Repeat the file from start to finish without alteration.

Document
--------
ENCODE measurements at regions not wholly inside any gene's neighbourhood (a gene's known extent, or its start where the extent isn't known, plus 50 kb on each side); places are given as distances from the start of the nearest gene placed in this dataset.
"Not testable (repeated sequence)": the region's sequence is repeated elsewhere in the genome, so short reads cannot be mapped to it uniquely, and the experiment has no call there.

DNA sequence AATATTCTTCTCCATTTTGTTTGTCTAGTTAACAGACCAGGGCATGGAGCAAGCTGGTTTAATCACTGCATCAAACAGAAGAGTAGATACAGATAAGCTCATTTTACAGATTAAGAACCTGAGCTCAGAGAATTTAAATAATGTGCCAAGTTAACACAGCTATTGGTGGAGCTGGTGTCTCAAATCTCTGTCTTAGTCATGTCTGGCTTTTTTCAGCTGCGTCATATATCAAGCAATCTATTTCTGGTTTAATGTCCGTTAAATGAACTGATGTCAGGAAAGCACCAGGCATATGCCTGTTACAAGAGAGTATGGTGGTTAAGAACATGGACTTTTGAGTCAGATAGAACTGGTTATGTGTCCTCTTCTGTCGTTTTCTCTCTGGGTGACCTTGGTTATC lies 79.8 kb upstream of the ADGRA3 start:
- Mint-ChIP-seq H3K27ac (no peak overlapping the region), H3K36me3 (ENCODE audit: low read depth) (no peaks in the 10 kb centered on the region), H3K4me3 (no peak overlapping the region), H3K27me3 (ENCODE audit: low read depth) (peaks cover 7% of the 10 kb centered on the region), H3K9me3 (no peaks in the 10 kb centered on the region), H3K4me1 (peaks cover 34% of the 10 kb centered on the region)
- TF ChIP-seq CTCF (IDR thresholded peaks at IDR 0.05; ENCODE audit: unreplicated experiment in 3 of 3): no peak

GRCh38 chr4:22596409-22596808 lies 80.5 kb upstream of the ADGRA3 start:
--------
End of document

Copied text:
ENCODE measurements at regions not wholly inside any gene's neighbourhood (a gene's known extent, or its start where the extent isn't known, plus 50 kb on each side); places are given as distances from the start of the nearest gene placed in this dataset.
"Not testable (repeated sequence)": the region's sequence is repeated elsewhere in the genome, so short reads cannot be mapped to it uniquely, and the experiment has no call there.

DNA sequence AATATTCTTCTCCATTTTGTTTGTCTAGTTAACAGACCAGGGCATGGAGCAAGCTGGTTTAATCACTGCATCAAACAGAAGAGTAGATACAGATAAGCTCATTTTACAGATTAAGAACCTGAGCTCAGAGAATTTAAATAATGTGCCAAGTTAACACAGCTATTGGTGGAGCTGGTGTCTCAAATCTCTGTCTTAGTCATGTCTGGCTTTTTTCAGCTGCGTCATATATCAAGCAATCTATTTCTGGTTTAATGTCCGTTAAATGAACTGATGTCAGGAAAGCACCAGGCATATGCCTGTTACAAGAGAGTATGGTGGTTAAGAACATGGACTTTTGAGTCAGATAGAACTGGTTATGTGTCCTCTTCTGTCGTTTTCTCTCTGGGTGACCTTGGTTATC lies 79.8 kb upstream of the ADGRA3 start:
- Mint-ChIP-seq H3K27ac (no peak overlapping the region), H3K36me3 (ENCODE audit: low read depth) (no peaks in the 10 kb centered on the region), H3K4me3 (no peak overlapping the region), H3K27me3 (ENCODE audit: low read depth) (peaks cover 7% of the 10 kb centered on the region), H3K9me3 (no peaks in the 10 kb centered on the region), H3K4me1 (peaks cover 34% of the 10 kb centered on the region)
- TF ChIP-seq CTCF (IDR thresholded peaks at IDR 0.05; ENCODE audit: unreplicated experiment in 3 of 3): no peak

GRCh38 chr4:22596409-22596808 lies 80.5 kb upstream of the ADGRA3 start: